Splunk® Enterprise

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About subsearches

A subsearch is a search with a search pipeline as an argument. Subsearches are contained in square brackets and evaluated first. The result of the subsearch is then used as an argument in the primary or outer search. Subsearches are mainly used for two purposes:

  • Parameterize one search, using the output of another search (for example, find every record from IP addresses that visited some specific URL).
  • Run a separate search, but stitch the output to the first search using the append command.

A subsearch can only be used where the explicit action/what you're trying to do deals with search and not a transformation of the data. For example, you cannot use a subsearch with "sourcetype=top | multikv", because the multikv command doesn't expect a subsearch as an argument. Certain commands, such as append and join can take a subsearch as an argument.

A subsearch example

The following is an example of using a subsearch to parameterize one search. You're interested in finding all events from the most active host in the last hour; but, you can't search for a specific host because it might not be the same host every hour. First, you need to identify which host is most active.

sourcetype=syslog earliest=-1h | top limit=1 host | fields + host

This search will only return one host value. In this example, the result is the host named "crashy". Now, you can search for all the events coming from "crashy":

sourcetype=syslog host=crashy

But, instead of running two searches each time you want this information, you can use a subsearch to give you the hostname and pass it to the outer search:

sourcetype=syslog [search sourcetype=syslog earliest=-1h | top limit=1 host | fields + host]

Performance of subsearches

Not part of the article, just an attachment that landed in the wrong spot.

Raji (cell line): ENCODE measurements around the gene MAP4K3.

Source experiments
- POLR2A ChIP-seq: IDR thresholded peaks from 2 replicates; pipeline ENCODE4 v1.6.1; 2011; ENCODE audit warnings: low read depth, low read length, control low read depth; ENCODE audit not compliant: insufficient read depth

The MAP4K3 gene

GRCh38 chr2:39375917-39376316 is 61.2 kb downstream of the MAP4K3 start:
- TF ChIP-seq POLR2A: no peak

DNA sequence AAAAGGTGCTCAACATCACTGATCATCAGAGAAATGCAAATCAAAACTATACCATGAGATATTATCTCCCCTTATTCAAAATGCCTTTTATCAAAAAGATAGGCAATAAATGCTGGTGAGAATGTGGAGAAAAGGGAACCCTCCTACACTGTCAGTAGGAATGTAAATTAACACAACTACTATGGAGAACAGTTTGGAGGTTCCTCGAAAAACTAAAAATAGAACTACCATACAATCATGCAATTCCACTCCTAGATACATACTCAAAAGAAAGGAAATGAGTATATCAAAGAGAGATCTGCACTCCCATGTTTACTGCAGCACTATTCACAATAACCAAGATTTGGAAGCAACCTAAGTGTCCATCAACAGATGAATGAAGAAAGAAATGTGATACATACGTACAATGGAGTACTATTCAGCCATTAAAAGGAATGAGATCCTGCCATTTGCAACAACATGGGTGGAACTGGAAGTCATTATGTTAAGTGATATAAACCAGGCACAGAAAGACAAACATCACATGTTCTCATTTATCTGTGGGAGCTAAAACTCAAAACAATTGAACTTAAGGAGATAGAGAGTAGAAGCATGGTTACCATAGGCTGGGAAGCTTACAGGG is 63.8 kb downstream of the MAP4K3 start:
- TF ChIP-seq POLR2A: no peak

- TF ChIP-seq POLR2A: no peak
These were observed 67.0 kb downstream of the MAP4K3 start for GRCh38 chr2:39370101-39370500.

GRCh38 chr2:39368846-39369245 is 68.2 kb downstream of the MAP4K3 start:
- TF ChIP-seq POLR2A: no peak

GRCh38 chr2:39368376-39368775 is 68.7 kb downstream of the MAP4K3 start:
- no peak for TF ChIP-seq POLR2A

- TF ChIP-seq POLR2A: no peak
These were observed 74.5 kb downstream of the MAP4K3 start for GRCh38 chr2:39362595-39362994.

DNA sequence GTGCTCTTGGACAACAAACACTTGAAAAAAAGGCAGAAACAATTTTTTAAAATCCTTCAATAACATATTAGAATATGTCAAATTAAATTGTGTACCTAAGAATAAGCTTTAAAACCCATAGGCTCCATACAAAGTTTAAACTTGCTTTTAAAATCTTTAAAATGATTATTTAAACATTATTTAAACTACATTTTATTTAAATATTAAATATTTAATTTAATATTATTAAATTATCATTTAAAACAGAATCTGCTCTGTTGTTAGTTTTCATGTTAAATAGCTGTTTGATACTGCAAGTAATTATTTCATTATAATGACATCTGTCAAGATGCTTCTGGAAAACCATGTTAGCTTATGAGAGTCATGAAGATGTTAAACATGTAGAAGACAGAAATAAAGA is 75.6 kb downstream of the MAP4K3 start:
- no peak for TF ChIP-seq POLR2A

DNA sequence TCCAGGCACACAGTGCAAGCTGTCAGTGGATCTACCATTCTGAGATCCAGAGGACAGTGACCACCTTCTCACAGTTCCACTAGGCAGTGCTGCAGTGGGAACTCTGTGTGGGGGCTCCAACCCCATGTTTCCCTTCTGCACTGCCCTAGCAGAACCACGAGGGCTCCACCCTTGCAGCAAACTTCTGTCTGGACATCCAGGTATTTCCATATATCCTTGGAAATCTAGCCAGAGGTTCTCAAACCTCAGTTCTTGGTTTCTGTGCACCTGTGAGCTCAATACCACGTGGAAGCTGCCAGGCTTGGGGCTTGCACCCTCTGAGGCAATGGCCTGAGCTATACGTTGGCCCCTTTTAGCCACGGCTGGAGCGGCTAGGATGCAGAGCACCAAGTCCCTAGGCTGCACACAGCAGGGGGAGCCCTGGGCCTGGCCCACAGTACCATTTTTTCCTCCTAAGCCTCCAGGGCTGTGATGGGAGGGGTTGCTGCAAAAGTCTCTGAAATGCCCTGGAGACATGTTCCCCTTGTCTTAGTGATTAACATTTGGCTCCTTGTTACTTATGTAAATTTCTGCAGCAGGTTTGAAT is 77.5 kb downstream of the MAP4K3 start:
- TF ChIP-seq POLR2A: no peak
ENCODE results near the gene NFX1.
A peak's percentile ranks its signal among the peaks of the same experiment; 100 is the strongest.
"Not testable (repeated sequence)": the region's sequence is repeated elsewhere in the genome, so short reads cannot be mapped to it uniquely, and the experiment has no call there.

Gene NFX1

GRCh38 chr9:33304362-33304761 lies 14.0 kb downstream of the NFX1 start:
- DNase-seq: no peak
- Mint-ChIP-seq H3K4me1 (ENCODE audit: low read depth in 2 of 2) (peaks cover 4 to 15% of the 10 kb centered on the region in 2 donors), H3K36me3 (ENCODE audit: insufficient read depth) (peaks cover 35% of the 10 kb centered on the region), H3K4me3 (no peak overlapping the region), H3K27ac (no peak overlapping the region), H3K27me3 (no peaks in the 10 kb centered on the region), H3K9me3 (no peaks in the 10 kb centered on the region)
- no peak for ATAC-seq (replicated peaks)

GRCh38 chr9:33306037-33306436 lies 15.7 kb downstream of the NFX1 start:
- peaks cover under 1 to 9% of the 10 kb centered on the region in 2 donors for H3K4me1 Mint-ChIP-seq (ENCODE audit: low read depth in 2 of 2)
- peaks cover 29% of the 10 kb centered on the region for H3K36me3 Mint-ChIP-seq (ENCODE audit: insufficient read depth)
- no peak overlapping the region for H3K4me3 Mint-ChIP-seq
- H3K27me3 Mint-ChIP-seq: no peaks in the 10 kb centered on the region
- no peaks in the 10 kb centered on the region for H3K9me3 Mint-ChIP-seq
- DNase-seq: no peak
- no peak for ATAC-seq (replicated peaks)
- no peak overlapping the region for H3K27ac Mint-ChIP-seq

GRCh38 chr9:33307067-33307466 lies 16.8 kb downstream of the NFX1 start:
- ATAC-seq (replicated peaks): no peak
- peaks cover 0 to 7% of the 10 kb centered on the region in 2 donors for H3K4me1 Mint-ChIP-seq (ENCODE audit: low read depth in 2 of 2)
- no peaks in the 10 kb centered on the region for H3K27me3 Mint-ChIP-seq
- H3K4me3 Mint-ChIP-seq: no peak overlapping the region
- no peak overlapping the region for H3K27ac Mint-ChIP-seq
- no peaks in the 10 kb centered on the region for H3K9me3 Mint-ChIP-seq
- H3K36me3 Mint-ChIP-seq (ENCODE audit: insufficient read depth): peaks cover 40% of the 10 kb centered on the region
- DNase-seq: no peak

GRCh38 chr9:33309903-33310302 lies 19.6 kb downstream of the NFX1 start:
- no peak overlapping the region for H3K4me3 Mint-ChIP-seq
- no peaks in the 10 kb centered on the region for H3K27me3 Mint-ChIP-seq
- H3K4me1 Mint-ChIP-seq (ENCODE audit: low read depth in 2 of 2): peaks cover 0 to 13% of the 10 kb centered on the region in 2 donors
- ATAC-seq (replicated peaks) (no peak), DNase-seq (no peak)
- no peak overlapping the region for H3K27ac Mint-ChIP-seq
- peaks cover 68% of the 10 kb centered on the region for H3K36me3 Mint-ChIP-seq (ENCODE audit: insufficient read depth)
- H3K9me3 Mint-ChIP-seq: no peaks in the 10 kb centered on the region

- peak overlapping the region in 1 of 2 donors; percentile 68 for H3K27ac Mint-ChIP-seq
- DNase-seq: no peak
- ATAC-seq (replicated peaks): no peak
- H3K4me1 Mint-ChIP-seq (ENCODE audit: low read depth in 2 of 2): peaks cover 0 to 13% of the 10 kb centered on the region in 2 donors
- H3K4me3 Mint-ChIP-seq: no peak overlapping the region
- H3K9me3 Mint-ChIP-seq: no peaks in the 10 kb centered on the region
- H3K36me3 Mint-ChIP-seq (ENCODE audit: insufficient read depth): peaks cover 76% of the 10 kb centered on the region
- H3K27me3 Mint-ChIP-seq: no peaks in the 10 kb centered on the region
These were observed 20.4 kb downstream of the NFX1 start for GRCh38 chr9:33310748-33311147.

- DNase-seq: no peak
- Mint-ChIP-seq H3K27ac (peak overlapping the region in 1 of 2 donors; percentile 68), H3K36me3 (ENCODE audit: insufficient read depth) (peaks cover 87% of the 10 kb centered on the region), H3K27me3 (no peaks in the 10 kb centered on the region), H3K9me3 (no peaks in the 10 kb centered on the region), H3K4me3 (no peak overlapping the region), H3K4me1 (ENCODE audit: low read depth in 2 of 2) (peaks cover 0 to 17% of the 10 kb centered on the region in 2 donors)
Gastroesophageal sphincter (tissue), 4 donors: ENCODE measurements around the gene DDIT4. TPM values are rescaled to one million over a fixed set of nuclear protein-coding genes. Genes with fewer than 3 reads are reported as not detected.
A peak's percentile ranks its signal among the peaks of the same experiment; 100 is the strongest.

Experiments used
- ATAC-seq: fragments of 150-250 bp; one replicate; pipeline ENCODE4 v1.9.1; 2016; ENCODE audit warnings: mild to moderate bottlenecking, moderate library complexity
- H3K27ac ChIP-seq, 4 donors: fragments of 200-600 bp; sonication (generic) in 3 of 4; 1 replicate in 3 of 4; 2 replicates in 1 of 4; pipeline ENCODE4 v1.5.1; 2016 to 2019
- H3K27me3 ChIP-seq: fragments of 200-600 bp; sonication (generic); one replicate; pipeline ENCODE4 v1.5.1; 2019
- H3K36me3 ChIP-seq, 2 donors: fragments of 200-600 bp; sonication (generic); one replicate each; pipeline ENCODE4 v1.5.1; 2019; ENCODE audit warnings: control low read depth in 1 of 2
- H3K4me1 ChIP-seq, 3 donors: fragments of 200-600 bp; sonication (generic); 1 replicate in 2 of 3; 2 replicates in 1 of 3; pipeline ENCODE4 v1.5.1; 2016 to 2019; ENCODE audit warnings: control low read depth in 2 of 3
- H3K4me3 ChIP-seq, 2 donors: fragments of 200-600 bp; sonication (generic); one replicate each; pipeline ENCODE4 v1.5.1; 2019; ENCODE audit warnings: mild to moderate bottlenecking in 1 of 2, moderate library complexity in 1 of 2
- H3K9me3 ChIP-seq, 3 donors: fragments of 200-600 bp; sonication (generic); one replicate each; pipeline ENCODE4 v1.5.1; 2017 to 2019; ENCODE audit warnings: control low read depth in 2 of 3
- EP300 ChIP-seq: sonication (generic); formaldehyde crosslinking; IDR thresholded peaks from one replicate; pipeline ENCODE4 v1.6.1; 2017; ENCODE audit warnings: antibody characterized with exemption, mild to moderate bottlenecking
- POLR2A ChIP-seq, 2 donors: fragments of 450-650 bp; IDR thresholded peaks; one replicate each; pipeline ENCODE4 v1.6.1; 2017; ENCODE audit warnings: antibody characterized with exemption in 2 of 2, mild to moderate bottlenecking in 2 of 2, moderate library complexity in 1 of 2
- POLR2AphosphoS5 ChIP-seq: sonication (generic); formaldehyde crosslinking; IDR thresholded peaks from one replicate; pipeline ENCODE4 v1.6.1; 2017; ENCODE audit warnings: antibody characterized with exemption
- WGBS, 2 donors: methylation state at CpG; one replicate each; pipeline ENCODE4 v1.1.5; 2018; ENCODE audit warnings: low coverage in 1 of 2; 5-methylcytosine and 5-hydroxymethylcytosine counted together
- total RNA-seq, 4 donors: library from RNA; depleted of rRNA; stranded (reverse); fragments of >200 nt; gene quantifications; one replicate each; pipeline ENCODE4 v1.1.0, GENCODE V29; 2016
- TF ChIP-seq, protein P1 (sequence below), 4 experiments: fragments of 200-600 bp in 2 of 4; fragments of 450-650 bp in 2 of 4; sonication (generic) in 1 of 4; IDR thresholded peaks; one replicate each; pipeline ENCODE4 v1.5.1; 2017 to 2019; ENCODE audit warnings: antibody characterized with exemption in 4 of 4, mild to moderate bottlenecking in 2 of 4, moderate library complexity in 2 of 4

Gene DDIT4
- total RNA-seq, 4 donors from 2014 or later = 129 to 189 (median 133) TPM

If your subsearch returns a large table of results, it will impact the performance of your search. You can change the number of results that the format command operates over inline with your search by appending the following to the end of your subsearch: | format maxresults = <integer> . For more information, see the format command in the Search Reference.

You can also control the subsearch with settings in limits.conf for the runtime and maximum number of results returned:

[subsearch]
maxout = <integer>

  • Maximum number of results to return from a subsearch.
  • This number cannot be greater than or equal to 10500.
  • Defaults to 100.

maxtime = <integer>

  • Maximum number of seconds to run a subsearch before finalizing
  • Defaults to 60.

ttl = <integer>

  • Time to cache a given subsearch's results.
  • Defaults to 300.

After running a search you can click the Job menu and select Inspect Job to open the Search Job Inspector. Scroll down to the remoteSearch component, and you can see what the actual query that resulted from your subsearch. For more information, see Using the Search Job Inspector in this manual.

Result output settings for subsearch commands

Limits.conf.spec indicates that subsearches return a maximum of 100 results by default. You will see variations in the actual number of output results because every command can change what the default maxout is when it invokes a subsearch. Additionally, the default maxout only applies to subsearches that are intended to be expanded into a search expression, which is not the case for some commands such as join, append, and appendcols.

  • For example, the append command overrides that default to be the value of maxresultrows, unless the user has specified a maxout as an argument to append.
  • The output limit of the join command is controlled by subsearch_maxout in limits.conf. This defaults to 50000 events.

Answers

Have questions? Visit Splunk Answers and see what questions and answers the Splunk community has about using subsearches.

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This documentation applies to the following versions of Splunk® Enterprise: 5.0, 5.0.1, 5.0.2, 5.0.3, 5.0.4, 5.0.5, 5.0.6, 5.0.7, 5.0.8, 5.0.9, 5.0.10, 5.0.11, 5.0.12, 5.0.13, 5.0.14, 5.0.15, 5.0.16, 5.0.17, 5.0.18, 6.0, 6.0.1, 6.0.2, 6.0.3, 6.0.4, 6.0.5, 6.0.6, 6.0.7, 6.0.8, 6.0.9, 6.0.10, 6.0.11, 6.0.12, 6.0.13, 6.0.14, 6.0.15, 6.1, 6.1.1, 6.1.2, 6.1.3, 6.1.4, 6.1.5, 6.1.6, 6.1.7, 6.1.8, 6.1.9, 6.1.10, 6.1.11, 6.1.12, 6.1.13, 6.1.14


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